Alex Keble picks out four key battles ahead of the 13th round of Premier League fixtures, including why Jose Mourinho is set for a tough opening game at West Ham...
"Mourinho will give his players creative freedom in the final third, but given Mauricio Pochettino was unable to inspire energy in attack it is unclear how the players will react to this week’s shock news."
West Ham v Spurs
Live on BT Sport 1
Jose Mourinho's appointment may give a quick lift to some of the senior players, notably Christian Eriksen and Toby Alderweireld, but the new manager's defence-first approach could make this a tricky opening game. Mourinho will give his players creative freedom in the final third, but given Mauricio Pochettino was unable to inspire energy in attack it is unclear how the players will react to this week's shock news.
West Ham might be on a six-match winless run but that's partly because Manuel Pellegrini's side have been forced to play on the front foot despite preferring to sit deep, absorb pressure, and hit on the counter via speedy wingers. They held 69.5% possession in the 3-2 defeat to Newcastle and 60% in the 3-0 at Burnley, whereas the Hammers beat Man Utd 2-0 with 42%. They will repeat that tactical template on Saturday, lining up in a deep defensive shell that creates a claustrophobic game for Spurs - exactly the setup that led to poor results against the likes of Newcastle and Southampton.
Declan Rice will be much improved with more allies close to him, limiting Dele Alli, although Felipe Anderson and Andriy Yarmolenko - who would have expected to get in behind Pochettino's roaming, under-performing full-backs - will now be severely limited. This will surely be a low-scoring game.
Man City v Chelsea
Live on Sky Sports Premier League
Chelsea continue to play carefree attacking football, fanning out across the width of the pitch and consequently highly vulnerable to getting caught in the transition - it's just their recent opponents have been too defensive to capitalise. Man City's counter-attacks are just one of many reasons this seems likely to be an end-to-end game; the two sides' respective strengths seem to perfectly correlate with the other's weaknesses.
Chelsea's full-backs tend to overcommit going forward, which means City's new propensity to cross the ball at every opportunity (63 against Southampton) will be an ideal tactic to tackle Frank Lampard's team. What's more, City's tandem number eights Kevin de Bruyne and David Silva will expect to easily receive passes between the lines up against a decompressed Chelsea midfield; N'Golo Kante cannot do it all on his own.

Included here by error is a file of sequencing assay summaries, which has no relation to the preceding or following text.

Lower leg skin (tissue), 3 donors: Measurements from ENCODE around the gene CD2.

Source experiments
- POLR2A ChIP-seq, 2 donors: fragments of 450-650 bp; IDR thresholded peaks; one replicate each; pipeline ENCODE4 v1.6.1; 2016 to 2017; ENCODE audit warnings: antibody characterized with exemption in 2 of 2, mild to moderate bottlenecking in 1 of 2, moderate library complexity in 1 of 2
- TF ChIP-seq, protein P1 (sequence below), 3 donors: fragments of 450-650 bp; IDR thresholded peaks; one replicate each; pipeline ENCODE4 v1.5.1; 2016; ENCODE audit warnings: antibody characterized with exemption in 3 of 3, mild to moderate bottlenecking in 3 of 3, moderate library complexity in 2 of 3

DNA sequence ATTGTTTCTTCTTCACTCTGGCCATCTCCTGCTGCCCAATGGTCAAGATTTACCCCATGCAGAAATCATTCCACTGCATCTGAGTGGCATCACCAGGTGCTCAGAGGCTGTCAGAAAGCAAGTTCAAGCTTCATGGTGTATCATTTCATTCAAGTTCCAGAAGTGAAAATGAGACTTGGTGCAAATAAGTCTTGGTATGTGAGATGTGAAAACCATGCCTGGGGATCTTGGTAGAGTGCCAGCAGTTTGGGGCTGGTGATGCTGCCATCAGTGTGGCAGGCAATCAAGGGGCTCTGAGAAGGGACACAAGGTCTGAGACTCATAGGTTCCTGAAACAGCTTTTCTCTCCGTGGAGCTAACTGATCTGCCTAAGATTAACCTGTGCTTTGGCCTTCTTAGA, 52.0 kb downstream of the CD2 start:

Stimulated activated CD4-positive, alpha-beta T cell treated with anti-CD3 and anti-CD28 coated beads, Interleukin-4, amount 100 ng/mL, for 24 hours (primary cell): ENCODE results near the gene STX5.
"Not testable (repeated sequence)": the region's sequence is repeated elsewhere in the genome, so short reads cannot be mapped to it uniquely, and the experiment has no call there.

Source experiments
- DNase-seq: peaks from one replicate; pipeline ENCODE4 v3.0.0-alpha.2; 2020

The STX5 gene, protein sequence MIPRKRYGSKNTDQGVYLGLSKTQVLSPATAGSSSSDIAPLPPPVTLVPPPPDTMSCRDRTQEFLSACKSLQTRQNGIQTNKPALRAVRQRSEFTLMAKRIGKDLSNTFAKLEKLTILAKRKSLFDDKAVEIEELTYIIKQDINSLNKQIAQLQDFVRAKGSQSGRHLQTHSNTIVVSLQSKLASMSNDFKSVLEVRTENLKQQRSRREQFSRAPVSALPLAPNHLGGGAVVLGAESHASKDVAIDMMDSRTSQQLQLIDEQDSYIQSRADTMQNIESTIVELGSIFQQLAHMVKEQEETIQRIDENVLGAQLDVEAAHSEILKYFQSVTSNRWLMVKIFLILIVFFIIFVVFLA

However, at the other end City's chaotic back four is particularly susceptible to the directness of Chelsea's dribbling at goal, plus with Fernandinho covering at the back City are defensively light in central midfield. Lampard's 4-2-3-1 uses inverted wingers to overload central attacking midfield with attackers; quick vertical passes from Matteo Kovacic into this zone will unsettle Rodri, further ensuring Saturday's game is one of the most entertaining of the season.
Arsenal v Southampton
Unai Emery might be on the verge of losing his job following a series of maddening tactical choices, but surely Arsenal can record three points against Southampton no matter the system. Ralph Hasenhuttl's side recorded just four shots on goal against Everton and three against Man City - their two most recent matches since the infamous 9-0. In a defensive 3-4-3 formation that quickly becomes an isolating 5-4-1, there is just no creativity in the team to build counter-attacks.
That means Arsenal can maintain pressure on the Saints goal without fear of another second-half collapse. Emery will probably play as many forwards as possible, then, either from the start or for a manic final half hour; Pepe, Mesut Ozil, Pierre-Emerick Aubameyang, and Alexandre Lacazette should all play in a gung-ho 4-2-3-1 at one point or another.
An unforgiving Arsenal crowd and aimless tactics this season suggest we won't see a thrashing, but rather Matteo Guendouzi passing sideways in front of a stubborn, deep-lying Southampton defence. After all, Saints held out for 70 minutes at Man City despite holding just 24.7% of the ball. It'll be a clumsy slog for the hosts, but ultimately they should have enough to score at least once.
Sheff Utd v Man Utd
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Scott McTominay is the latest Man Utd player to be ruled out with injury, leaving Ole Gunnar Solskjaer with Fred and Tahith Chong as his only fit central midfielders. This is a bad time, then, to be facing one of the division's most meticulously crafted midfields - and a side whose 3-5-2 formation is exactly the right shape to overwhelm Man Utd in almost every area.
Solskjaer might have wished to mirror the hosts with a 3-5-2 of his own, but with nine players out he just doesn't have the personnel to move away from a 4-2-3-1 that will be outnumbered everywhere. Sheff Utd's central midfield trio can boss their counterparts; the wing-backs and overlapping centre-backs can combine to leave Aaron Wan-Bissaka and Brandon Williams with too much to do; and Chris Wilder's defensive cohesion can limit the left-centre space where Anthony Martial and Marcus Rashford look to combine.
Assuming the hosts are happy to sit a bit deeper than usual, thus limiting the space in behind for Daniel James, Rashford, and Martial, then Wilder's combination of slick possession football and longer passes into the channels on the counter-attack should reveal Sheffield United to be a better organised, better managed, and higher quality team than Man Utd at this moment in time.